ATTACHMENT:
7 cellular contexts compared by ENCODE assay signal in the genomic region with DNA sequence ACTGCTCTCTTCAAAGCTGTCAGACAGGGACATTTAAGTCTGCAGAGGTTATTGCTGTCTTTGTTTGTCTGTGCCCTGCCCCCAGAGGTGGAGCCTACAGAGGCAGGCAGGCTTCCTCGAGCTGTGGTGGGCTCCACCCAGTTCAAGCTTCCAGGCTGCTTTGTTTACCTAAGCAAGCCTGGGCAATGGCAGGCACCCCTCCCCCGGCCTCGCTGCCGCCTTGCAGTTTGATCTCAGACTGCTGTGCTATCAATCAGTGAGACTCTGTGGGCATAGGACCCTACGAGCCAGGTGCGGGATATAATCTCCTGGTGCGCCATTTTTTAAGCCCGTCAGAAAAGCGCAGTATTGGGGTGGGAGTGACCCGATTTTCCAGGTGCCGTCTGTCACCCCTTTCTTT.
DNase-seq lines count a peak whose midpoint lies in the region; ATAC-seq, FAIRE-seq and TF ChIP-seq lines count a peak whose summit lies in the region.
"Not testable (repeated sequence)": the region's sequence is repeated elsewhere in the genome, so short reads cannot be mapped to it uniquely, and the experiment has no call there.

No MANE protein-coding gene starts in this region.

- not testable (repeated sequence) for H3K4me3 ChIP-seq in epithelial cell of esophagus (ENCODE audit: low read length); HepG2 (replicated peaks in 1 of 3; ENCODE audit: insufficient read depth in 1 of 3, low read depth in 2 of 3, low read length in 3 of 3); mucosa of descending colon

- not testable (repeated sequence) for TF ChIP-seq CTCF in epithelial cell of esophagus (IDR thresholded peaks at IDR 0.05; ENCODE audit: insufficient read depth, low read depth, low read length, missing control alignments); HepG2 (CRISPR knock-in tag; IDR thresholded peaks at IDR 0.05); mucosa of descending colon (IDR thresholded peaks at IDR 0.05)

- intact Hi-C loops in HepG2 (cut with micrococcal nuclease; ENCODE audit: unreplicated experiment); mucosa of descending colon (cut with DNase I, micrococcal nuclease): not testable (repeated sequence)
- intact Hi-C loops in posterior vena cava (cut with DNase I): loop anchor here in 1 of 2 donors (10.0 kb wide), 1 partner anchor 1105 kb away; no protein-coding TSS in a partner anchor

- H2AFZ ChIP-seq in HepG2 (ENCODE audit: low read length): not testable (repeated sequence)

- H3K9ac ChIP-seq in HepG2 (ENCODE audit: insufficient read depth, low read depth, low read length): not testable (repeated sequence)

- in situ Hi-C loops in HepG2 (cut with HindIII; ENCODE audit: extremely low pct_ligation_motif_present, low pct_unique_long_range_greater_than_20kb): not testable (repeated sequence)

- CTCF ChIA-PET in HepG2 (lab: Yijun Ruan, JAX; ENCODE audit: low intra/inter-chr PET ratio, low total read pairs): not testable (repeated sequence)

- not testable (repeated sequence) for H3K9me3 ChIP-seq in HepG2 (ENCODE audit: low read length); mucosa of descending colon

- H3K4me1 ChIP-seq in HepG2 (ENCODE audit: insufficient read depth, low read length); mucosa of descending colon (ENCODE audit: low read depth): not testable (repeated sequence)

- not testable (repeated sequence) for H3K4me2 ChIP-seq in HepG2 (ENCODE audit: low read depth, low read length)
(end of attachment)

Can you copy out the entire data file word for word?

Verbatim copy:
7 cellular contexts compared by ENCODE assay signal in the genomic region with DNA sequence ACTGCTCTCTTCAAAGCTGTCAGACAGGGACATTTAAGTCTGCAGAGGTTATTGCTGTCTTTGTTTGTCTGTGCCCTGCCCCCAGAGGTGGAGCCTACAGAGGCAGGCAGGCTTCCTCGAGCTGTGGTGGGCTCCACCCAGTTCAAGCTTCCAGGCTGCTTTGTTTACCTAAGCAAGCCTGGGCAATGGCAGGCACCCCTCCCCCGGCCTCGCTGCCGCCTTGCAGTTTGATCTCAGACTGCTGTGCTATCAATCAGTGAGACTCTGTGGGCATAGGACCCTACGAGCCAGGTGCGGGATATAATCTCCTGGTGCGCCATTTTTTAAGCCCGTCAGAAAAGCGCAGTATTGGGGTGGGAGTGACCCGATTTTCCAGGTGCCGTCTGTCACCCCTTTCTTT.
DNase-seq lines count a peak whose midpoint lies in the region; ATAC-seq, FAIRE-seq and TF ChIP-seq lines count a peak whose summit lies in the region.
"Not testable (repeated sequence)": the region's sequence is repeated elsewhere in the genome, so short reads cannot be mapped to it uniquely, and the experiment has no call there.

No MANE protein-coding gene starts in this region.

- not testable (repeated sequence) for H3K4me3 ChIP-seq in epithelial cell of esophagus (ENCODE audit: low read length); HepG2 (replicated peaks in 1 of 3; ENCODE audit: insufficient read depth in 1 of 3, low read depth in 2 of 3, low read length in 3 of 3); mucosa of descending colon

- not testable (repeated sequence) for TF ChIP-seq CTCF in epithelial cell of esophagus (IDR thresholded peaks at IDR 0.05; ENCODE audit: insufficient read depth, low read depth, low read length, missing control alignments); HepG2 (CRISPR knock-in tag; IDR thresholded peaks at IDR 0.05); mucosa of descending colon (IDR thresholded peaks at IDR 0.05)

- intact Hi-C loops in HepG2 (cut with micrococcal nuclease; ENCODE audit: unreplicated experiment); mucosa of descending colon (cut with DNase I, micrococcal nuclease): not testable (repeated sequence)
- intact Hi-C loops in posterior vena cava (cut with DNase I): loop anchor here in 1 of 2 donors (10.0 kb wide), 1 partner anchor 1105 kb away; no protein-coding TSS in a partner anchor

- H2AFZ ChIP-seq in HepG2 (ENCODE audit: low read length): not testable (repeated sequence)

- H3K9ac ChIP-seq in HepG2 (ENCODE audit: insufficient read depth, low read depth, low read length): not testable (repeated sequence)

- in situ Hi-C loops in HepG2 (cut with HindIII; ENCODE audit: extremely low pct_ligation_motif_present, low pct_unique_long_range_greater_than_20kb): not testable (repeated sequence)

- CTCF ChIA-PET in HepG2 (lab: Yijun Ruan, JAX; ENCODE audit: low intra/inter-chr PET ratio, low total read pairs): not testable (repeated sequence)

- not testable (repeated sequence) for H3K9me3 ChIP-seq in HepG2 (ENCODE audit: low read length); mucosa of descending colon

- H3K4me1 ChIP-seq in HepG2 (ENCODE audit: insufficient read depth, low read length); mucosa of descending colon (ENCODE audit: low read depth): not testable (repeated sequence)

- not testable (repeated sequence) for H3K4me2 ChIP-seq in HepG2 (ENCODE audit: low read depth, low read length)